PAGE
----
Mechanical strategies may involve posterior distraction with growing rods. Every 6 months, rods are distracted, as the spine grows. "Dual growing rods do better than single," Dr. Shah said. "Submuscular rods do better than subcutaneous, but we still have many issues."

Growth is guided along rods with a Luque trolley and sliding screws procedure. Convex anterior growth is slowed with stapling, tethering, and arrest of neurocentral junction growth. Dr. Shah noted that the use of growing rods may be associated with the following:

  • improved sagittal balance
  • decreased thoracic kyphosis after index surgery and increased thoracic kyphosis between post–index surgery and latest follow-up
  • increased proximal junction kyphosis
  • no significant change in lumbar lordosis
  • no deterioration in sagittal plane parameters caused by the number of lengthenings

Complications with rods may include infection, rod breakage, anchor failure, and failure to achieve lengthening, he noted.

Surgeons should be mindful of issues involving anesthesia, repeated exposure to anesthetic agents and effects on the developing nervous system and other functions, said Dr. Shah, noting that there is evidence that repeated surgery and anesthesia may cause posttraumatic stress, increased anxiety, cognitive deficits, and increased incidence of attention deficit disorder.

"This is not just related to surgical actions, but also applies to sedation of children for tests and other procedures." he noted. To reduce anesthetic episodes, he recommended use of technology that does not involve surgery to distract the rods. "What really has changed the game are magnetically controlled growth rods (MCGRs)," he added, "which don't need surgery to lengthen." These devices were approved by the U.S. Food and Drug Administration in 2014 and have become a mainstay, he said, and they "enable us to lengthen the spine—without anesthesia—while the child is doing something such as playing on a smart phone, and confirm lengthening under ultrasound" (Fig. 2).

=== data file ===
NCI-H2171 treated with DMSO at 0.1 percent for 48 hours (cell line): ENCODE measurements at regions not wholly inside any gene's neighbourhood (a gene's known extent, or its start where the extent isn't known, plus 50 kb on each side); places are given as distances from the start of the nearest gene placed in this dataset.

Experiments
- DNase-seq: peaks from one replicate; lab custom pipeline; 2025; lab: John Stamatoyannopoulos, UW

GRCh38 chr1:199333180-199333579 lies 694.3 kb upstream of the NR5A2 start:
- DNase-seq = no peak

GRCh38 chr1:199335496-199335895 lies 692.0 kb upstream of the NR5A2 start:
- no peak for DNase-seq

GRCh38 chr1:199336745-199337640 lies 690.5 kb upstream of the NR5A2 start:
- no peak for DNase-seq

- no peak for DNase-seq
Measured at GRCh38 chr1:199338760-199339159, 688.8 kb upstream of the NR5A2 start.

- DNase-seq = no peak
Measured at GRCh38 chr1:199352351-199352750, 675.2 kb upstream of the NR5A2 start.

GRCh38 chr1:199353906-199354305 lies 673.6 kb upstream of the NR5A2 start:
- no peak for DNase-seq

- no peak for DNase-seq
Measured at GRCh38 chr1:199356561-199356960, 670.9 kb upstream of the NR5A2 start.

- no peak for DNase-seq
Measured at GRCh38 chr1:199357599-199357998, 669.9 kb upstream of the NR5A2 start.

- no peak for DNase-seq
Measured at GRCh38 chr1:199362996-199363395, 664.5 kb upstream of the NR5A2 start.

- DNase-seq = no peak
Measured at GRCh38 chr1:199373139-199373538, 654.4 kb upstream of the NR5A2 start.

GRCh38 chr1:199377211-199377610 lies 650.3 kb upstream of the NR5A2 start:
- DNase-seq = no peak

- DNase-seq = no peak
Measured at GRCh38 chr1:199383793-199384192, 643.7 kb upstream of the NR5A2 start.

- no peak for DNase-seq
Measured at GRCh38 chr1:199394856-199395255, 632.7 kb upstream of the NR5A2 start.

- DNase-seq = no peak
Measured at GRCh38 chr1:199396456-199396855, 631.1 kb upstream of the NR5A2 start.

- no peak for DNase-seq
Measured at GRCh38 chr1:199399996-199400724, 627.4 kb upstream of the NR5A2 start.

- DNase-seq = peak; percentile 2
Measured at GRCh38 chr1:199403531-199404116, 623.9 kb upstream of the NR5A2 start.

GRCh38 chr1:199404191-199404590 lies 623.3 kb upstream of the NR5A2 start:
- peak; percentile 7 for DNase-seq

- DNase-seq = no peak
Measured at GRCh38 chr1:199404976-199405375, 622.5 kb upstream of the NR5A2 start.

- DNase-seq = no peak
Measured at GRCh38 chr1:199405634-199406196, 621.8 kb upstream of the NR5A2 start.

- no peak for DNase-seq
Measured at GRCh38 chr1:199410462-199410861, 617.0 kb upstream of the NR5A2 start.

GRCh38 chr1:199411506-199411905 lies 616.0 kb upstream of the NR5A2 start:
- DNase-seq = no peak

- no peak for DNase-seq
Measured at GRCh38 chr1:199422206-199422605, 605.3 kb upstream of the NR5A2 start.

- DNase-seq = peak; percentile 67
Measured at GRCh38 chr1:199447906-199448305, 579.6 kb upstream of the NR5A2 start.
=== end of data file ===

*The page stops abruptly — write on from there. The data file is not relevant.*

On timing of surgery, there is "not a lot of consensus," Dr. Shah said. "Some surgeons say a child should be at least 7 years old and have at least a 60-degree curve. But with younger children with greater deformities, we may be forced to operate earlier." In practice, patients who undergo surgery have a mean curve of 73 degrees ± 20 and are age 6.0 years ± 2.5 years (source: Growing Spine Study Group). The common reasons surgery is performed include curve rigidity, brace/cast intolerance, and syndromic diagnosis.

Dr. Shah acknowledged some controversies regarding variability in decision making and noted that gaps in guiding evidence exist. In addition, questions linger regarding when treatment is properly concluded, timing of rod lengthening, whether a final fusion is necessary, and indications for use of spine-based versus rib-based anchors. "With lengthening, we don't know how often to do it and when to stop, but we are trying to get there on a customized basis with more data," he said.

Terry Stanton is the senior science writer for AAOS Now. He can be reached at

Bottom Line

  • Summarizing current management trends for early onset scoliosis, Dr. Shah advised the following:
  • Conduct a multimodality workup, involve medical colleagues, and delay surgery with casting or bracing for as long as possible.
  • Radiation and anesthetic exposure should be minimized, and "later implantation is better."
  • Lengthening of T1-T12 should be accomplished to improve pulmonary function, and complications may be reduced with use of dual rods.
  • The number of surgeries for lengthening may be reduced with the use of sliding screws and with magnetically controlled growth rods.


  1. Dimeglio A, Bonnel F, Canavese F: Normal growth of the spine and thorax, in Akbarnia B, Yazici M, Thompson GH, eds: The Growing Spine New York, Springer 2009, pp 11–41.
  2. Getting info from Sanders for a reference.  But may just have to use "data from James Sanders"
  3. Karol LA, Johnston C, Miladenov K, Schochet P, Walters P, Browne RH: Pulmonary function following early thoracic fusion in non-neuromuscular scoliosis. J Bone Joint Surg Am 2008;90(6):1272-1281.
  4. Shah SA, Karatas AF, Dhawale AA, et al: The effect of serial growing rod lengthening on the sagittal profile and pelvic parameters in early onset scoliosis. Spine (Phila Pa 1976) 2014;39(22):E1311-1317.